There are many Mexican folkloric dances, each with their own style of dress. It appears that the Danza de Veracruz is the favourite in the small town of El Triunfo, a short distance from Todos Santos. Or perhaps their dance troupe only has the white lacy dresses that is traditional for this dance. Whatever the reason, it is a beautiful performance to watch. I love white lace – doesn’t everyone? But I had never attempted to paint it as we all know that white reflects many other colours, especially where shear lace is present. Lots of layers of colour with both palette knife and brush hopefully captures the abundance of lace and the movement of the dress. What caught my eye with this couple is how her partner appears to stand in awe of her beauty.
I was at an art retreat when we finally received news of the damage to our home and property in our lovely town of Todos Santos in southern Baja. A week before, Hurricane Odile, clocking in winds up to 200 mph, struck just before midnight raping and pillaging southern Baja for what seemed like an eternity. People woke to a whole new landscape, mostly devoid of the beautiful tall tropical trees and vegetation. I also received news that the military had been sent in to bring much needed supplies and help the locals start cleaning up the huge mess left behind. The week waiting to hear some news brought overwhelming worry and sleeplessness and I was struggling to bring inspiration to the painting I had brought to work on. Instead what came out of me was my first abstract painting and when I stepped back to make sense of it, I saw the birds. When the birds come back, you know the heart and soul of the place is coming back, bringing with them a renewed light and energy to every morning. I just knew everything was going to be okay.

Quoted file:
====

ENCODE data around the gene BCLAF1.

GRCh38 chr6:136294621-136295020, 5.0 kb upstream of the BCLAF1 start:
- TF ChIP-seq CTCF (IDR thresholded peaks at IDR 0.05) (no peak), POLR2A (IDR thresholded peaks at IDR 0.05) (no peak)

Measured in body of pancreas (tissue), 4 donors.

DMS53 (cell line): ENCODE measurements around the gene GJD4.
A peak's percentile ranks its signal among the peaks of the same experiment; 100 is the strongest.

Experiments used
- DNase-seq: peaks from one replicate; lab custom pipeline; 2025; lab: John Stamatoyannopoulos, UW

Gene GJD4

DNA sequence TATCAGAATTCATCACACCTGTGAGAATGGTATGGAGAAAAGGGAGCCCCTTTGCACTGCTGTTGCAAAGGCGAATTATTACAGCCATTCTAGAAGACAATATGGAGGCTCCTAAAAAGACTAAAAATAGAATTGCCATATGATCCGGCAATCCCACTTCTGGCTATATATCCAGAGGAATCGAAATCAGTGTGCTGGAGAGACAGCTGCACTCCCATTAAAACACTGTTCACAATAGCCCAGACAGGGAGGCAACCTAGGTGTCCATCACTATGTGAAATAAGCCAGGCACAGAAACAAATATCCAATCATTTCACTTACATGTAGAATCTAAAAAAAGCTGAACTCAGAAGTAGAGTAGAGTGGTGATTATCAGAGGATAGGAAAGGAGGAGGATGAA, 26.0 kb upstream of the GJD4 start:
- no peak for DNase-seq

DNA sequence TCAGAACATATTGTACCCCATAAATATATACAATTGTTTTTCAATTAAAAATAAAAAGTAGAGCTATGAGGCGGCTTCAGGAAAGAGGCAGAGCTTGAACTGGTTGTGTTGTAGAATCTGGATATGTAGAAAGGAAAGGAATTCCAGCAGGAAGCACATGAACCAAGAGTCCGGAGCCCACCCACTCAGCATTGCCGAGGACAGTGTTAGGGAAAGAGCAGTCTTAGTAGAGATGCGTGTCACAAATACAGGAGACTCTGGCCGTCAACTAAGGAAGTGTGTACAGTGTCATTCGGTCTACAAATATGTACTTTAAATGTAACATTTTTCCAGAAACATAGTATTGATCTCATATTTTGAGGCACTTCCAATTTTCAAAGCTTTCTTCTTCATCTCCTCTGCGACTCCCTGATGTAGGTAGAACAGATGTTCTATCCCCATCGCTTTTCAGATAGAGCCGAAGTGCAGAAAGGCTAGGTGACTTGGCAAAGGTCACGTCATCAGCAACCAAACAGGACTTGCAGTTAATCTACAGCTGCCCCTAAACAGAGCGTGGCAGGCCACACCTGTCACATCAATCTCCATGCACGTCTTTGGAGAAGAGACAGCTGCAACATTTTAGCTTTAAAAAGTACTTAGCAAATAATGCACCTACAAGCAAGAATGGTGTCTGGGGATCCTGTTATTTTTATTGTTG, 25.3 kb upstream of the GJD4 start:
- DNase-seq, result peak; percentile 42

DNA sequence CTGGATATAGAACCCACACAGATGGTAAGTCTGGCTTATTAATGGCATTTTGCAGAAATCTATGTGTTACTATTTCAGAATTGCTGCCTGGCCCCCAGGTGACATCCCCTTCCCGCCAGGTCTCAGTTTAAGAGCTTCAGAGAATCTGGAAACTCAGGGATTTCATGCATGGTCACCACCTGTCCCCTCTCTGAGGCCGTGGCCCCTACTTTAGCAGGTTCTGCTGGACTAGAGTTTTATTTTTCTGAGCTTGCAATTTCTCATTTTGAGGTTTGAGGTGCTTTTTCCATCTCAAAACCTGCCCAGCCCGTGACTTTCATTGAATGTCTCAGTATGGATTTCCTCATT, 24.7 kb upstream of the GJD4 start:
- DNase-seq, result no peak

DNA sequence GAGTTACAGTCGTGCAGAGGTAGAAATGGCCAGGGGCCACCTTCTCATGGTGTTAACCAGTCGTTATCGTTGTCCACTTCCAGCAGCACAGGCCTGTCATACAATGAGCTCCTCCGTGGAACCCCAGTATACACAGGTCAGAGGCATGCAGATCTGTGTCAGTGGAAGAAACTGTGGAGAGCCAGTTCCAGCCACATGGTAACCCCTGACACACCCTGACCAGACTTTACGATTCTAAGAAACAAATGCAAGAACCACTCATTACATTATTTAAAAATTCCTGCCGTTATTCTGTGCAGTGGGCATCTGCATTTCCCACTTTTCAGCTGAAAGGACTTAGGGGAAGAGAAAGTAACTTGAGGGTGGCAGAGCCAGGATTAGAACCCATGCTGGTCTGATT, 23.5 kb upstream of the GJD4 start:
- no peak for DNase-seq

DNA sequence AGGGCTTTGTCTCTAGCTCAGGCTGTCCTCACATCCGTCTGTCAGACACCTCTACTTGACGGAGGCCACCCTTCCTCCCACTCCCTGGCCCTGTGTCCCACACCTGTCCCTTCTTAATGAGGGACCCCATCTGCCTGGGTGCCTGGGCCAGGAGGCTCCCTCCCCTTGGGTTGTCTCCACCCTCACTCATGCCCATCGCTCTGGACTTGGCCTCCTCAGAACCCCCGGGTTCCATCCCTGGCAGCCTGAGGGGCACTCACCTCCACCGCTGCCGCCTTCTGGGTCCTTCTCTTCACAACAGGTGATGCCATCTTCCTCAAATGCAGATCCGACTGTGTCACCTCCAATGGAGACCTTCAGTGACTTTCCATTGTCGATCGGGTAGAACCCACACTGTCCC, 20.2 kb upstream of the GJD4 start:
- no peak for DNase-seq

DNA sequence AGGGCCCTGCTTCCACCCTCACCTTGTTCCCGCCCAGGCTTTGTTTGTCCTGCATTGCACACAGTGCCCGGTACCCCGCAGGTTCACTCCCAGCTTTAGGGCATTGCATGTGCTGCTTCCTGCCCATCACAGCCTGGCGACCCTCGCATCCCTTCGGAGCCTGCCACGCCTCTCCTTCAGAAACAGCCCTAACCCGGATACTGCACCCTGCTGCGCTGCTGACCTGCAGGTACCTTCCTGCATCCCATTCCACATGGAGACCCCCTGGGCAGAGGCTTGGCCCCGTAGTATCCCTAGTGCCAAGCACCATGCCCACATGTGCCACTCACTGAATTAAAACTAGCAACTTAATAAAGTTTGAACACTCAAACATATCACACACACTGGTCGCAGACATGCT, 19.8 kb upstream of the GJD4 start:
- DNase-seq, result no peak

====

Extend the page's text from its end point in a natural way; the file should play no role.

The images of Hurricane Odile approaching southern Baja will forever be etched in my memory. It resembled a doomsday movie as those huge black clouds devoured the light and the land. And then there was total darkness and the monster winds roared, dumping endless rain and spitting out debris as it made it’s way north. A long torturous night turned into morning and an emotional awakening to what truly is important in life. The people survived, material possessions often did not. In this painting, I see the monster receding and the unbroken spirit of a survivor.
Little girls with braids and red ribbons. Oh to have a mother with enough patience to weave a beautiful ribbon through her child’s hair. I loved her little downturned mouth and big eyes as she sized up the crowd. I’m not sure she understood that she was there to be blessed on this special day but with all the other beautifully dressed children and activities to keep them busy, a festive wonderment was definitely in the air.
Most of the boys dressed like Juan Diego, the peasant who first saw the image of the Virgin of Guadalupe. He wore the typical loose pants and a tunic in a bleached muslin. This young boy also wore bleached cotton pants & tunic but with this beautifully coloured vest on top. Surprise, surprise – I was attracted to the colour. His straw hat was decorated with some crepe paper and a photo of the Virgin. Who could resist painting those big dark eyes. They do seem to pull people into the painting.
My second painting in this series is probably the last photo I took at the Church of the Guadalupe in Oaxaca City during the blessing of the children. This little girl had caught my eye with her colourful outfit, long necklaces and a basket that she had probably decorated herself. She was just a whirlwind of activity and I had given up trying to get a decent photo of her. Then, just as we were leaving, she parked herself on this low wall in the courtyard, retrieved a bright toy from her basket and looked up. Perfect.
This past March we did a little hop over to Mexico City with friends of ours from Todos Santos. What an amazing, vibrant city. It was full of beautiful art, endless energy, intense flavors and smells (yes there is pollution), and big city sights and sounds. Vic & I ventured out early one morning to do a little street shopping before visiting the National Palace. You can buy almost anything you want off the sidewalks and for the lowest prices I have seen. The food stands were busy getting ready for their mid-morning rush. This young man was grilling beautiful red and green tomatoes for his fresh salsa verde and salsa roja. We did not eat any street food. We thought we were brave enough venturing out off the tourist track. Maybe next time. Poco a poco.